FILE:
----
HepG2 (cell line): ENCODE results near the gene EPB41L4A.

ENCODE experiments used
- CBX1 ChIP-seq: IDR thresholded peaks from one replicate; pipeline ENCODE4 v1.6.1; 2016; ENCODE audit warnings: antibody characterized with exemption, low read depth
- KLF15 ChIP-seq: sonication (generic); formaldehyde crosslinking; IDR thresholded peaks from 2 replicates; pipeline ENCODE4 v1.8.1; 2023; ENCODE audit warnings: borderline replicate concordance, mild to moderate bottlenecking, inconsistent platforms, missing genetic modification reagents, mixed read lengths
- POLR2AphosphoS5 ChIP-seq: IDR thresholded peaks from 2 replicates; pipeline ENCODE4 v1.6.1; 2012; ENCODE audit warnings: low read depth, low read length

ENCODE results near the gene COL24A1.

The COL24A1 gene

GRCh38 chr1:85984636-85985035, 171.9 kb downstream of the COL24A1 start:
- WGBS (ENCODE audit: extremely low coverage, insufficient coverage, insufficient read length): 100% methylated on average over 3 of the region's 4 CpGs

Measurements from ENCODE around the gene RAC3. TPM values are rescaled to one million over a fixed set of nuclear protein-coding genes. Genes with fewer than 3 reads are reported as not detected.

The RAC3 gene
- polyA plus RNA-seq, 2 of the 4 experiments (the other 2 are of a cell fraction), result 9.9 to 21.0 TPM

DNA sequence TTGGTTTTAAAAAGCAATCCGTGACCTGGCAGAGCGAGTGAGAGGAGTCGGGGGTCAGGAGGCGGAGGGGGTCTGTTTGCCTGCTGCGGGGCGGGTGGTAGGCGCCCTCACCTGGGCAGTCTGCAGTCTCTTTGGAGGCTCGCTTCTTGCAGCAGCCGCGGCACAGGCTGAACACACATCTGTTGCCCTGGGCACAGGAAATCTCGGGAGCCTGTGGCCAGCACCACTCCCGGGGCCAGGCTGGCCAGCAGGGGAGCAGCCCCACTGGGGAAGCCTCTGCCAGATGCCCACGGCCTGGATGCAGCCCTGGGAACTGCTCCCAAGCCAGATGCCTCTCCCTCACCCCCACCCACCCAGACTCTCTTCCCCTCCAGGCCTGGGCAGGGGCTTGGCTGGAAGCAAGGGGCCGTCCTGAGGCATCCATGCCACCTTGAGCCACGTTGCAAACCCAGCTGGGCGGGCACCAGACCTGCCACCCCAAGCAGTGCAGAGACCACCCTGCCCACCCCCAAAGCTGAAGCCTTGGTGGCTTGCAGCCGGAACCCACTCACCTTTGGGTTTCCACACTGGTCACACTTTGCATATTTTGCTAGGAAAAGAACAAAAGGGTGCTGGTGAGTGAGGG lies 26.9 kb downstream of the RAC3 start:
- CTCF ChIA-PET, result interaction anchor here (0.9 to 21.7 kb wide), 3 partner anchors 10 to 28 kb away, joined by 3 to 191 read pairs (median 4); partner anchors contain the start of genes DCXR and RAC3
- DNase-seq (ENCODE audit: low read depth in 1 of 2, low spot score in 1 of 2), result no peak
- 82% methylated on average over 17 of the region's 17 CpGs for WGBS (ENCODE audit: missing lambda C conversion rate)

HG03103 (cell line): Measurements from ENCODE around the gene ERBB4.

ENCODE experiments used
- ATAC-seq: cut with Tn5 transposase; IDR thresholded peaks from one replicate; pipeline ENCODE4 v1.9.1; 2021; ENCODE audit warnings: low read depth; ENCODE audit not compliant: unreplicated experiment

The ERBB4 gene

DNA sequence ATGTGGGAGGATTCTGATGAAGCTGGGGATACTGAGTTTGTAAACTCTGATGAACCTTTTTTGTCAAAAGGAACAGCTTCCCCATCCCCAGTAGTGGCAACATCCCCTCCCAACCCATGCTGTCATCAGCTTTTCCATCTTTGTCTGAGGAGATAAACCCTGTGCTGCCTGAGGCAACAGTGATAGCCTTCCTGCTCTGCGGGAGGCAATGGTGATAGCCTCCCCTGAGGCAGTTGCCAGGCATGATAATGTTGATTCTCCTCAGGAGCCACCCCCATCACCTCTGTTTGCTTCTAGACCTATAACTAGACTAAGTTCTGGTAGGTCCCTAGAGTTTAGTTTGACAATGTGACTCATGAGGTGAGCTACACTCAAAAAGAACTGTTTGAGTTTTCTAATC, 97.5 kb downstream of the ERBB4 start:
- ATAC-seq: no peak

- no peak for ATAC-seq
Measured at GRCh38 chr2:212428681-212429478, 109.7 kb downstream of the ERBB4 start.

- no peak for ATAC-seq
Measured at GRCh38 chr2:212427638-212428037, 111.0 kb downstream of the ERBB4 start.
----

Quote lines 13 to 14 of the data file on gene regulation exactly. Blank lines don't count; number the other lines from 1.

DNA sequence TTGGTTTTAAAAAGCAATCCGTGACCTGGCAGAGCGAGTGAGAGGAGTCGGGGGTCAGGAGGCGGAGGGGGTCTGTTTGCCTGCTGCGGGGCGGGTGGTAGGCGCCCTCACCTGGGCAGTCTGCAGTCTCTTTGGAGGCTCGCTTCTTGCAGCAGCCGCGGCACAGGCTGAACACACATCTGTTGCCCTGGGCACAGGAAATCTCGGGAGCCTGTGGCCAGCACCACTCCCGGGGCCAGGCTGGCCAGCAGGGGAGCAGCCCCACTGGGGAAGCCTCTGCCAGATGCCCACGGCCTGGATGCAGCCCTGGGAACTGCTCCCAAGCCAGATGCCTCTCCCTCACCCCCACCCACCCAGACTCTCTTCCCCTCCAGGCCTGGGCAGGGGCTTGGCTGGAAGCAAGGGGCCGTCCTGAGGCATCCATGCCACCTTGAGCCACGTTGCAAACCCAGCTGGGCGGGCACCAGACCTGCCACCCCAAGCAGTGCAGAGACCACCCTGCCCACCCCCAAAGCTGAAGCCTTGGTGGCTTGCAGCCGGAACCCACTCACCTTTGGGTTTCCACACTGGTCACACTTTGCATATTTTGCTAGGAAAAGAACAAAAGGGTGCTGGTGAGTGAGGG lies 26.9 kb downstream of the RAC3 start:
- CTCF ChIA-PET, result interaction anchor here (0.9 to 21.7 kb wide), 3 partner anchors 10 to 28 kb away, joined by 3 to 191 read pairs (median 4); partner anchors contain the start of genes DCXR and RAC3